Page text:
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|Impact of Volcanic Aerosols on Sahel Rainfall
|Vecchi, Gabriel A.
|Environmental Studies Program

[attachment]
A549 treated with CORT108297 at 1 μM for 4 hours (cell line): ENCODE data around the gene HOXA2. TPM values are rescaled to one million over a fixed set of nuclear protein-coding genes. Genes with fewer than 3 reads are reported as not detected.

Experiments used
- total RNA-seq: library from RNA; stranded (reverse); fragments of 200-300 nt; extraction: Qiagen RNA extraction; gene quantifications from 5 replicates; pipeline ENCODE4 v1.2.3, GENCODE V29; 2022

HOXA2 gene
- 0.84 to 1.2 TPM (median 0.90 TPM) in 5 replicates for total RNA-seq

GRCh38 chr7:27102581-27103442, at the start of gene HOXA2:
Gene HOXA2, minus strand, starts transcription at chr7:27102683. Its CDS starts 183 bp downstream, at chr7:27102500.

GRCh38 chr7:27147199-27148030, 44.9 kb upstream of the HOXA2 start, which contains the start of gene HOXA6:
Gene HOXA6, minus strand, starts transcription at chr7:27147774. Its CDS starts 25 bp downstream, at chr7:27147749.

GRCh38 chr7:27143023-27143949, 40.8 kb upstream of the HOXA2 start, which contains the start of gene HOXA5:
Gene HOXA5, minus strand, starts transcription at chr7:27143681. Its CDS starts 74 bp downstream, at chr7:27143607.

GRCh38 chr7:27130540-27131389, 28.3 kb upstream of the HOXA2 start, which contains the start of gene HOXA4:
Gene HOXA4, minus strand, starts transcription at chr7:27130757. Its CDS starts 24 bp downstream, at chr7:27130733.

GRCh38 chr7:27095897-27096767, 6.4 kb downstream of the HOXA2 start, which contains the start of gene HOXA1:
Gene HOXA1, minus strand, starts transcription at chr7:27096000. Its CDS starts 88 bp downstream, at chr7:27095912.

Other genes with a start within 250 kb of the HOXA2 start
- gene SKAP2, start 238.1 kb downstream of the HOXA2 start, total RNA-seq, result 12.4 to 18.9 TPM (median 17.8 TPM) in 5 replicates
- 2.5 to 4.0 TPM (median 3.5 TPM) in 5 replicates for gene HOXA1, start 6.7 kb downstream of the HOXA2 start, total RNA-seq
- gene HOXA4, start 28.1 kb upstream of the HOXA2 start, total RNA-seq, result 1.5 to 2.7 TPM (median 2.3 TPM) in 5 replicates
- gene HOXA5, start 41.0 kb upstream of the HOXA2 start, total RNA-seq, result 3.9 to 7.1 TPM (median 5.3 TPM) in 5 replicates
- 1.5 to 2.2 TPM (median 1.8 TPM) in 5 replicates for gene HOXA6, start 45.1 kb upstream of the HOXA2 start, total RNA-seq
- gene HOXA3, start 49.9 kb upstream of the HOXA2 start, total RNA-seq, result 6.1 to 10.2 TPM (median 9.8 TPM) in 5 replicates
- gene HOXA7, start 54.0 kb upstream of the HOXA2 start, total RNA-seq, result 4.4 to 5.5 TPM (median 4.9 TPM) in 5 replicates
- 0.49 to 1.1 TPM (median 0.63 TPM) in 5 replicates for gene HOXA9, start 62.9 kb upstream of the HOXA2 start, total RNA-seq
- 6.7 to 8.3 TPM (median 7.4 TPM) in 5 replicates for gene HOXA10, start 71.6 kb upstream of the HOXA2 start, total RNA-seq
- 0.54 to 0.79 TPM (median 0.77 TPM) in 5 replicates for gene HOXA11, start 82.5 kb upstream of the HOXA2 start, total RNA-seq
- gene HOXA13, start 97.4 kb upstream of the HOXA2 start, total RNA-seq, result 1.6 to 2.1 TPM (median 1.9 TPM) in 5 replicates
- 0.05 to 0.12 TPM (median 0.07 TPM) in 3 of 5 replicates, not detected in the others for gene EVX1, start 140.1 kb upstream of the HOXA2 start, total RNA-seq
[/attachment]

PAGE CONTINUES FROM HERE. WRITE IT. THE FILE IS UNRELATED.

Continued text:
|Large volcanic eruptions have been one of the dominant sources of natural climate change throughout the course of the Earth's history. Among other effects, these explosive eruptions inject a cloud of sulfate aerosols into the stratosphere that scatter solar radiation back to space, cooling the Earth's surface and causing various climatic effects. Because of its climate, the semi-arid African Sahel region is particularly sensitive to volcanic radiative perturbations. The region is highly vulnerable to changes in annual precipitation, as most of the region's workforce is employed in the agricultural industry. The Sahel experienced extreme famine and economic collapse after droughts in the 1970s and 1980s. There is evidence to suggest that spatially asymmetric volcanic aerosol clouds produce different hydroclimatic responses based on their hemispheric symmetry, both globally and in the Sahel. In this thesis, volcanic eruptions are grouped into three categories: symmetric forcing, Northern Hemispheric forcing, and Southern Hemispheric forcing, exemplified in the respective hemispheric forcing structure of three specific volcanic eruptions: Mount Pinatubo in 1991, Santa Maria in 1902, and Mount Agung in 1963. We use data from a 30-ensemble experiment run on the Forecast-Oriented Low Ocean Resolution (FLOR) version of the Geophysical Fluid Dynamics Laboratory (GFDL) climate model CM2.5 to explore the regional responses to symmetric and asymmetric volcanic eruptions in the Sahel. Our results are consistent with the hypothesis that the meridional structure of volcanic forcing is order-one important to the West African rainfall response. We find that there is a decrease in annual Sahelian rainfall when forcing is stronger in the Northern Hemisphere, and an increase in Sahelian rainfall when forcing is stronger in the Southern Hemisphere. We then characterize the mechanisms behind these changes using an analysis of the moist static energy budget in the atmospheric column above the Sahel. Finally, we take advantage of the millennia of simulations and forcing data provided by the Community Earth System Model Last Millennium Ensemble (CESM-LME) to classify 46 large eruptions dating back to 870~CE into symmetry categories based on their forcing structure in order to assess the robustness and model-sensitivity of these results. Using the 13-member Last Millennium Ensemble to examine the response of Sahelian rainfall to these eruptions, grouped by their symmetry type, we find again that Northern Hemisphere eruptions tend to cause a drying of the Sahel, while Southern Hemisphere eruptions tend to cause a wetting, although the annual cycle response in the LME differs from that found in the FLOR experiments. The inter-model differences in our results likely arise from the ways the two models simulate the West African monsoon, illustrated in the differing control Sahel rainfall climatologies. In addition, FLOR and LME use different historical aerosol data. Our results highlight the need for accurate meridional structures in historic volcanic forcing data used for climate models as well as the need for further study on regional effects of hemispherically asymmetric radiative forcing, especially as they might pertain to aerosol geoengineering.
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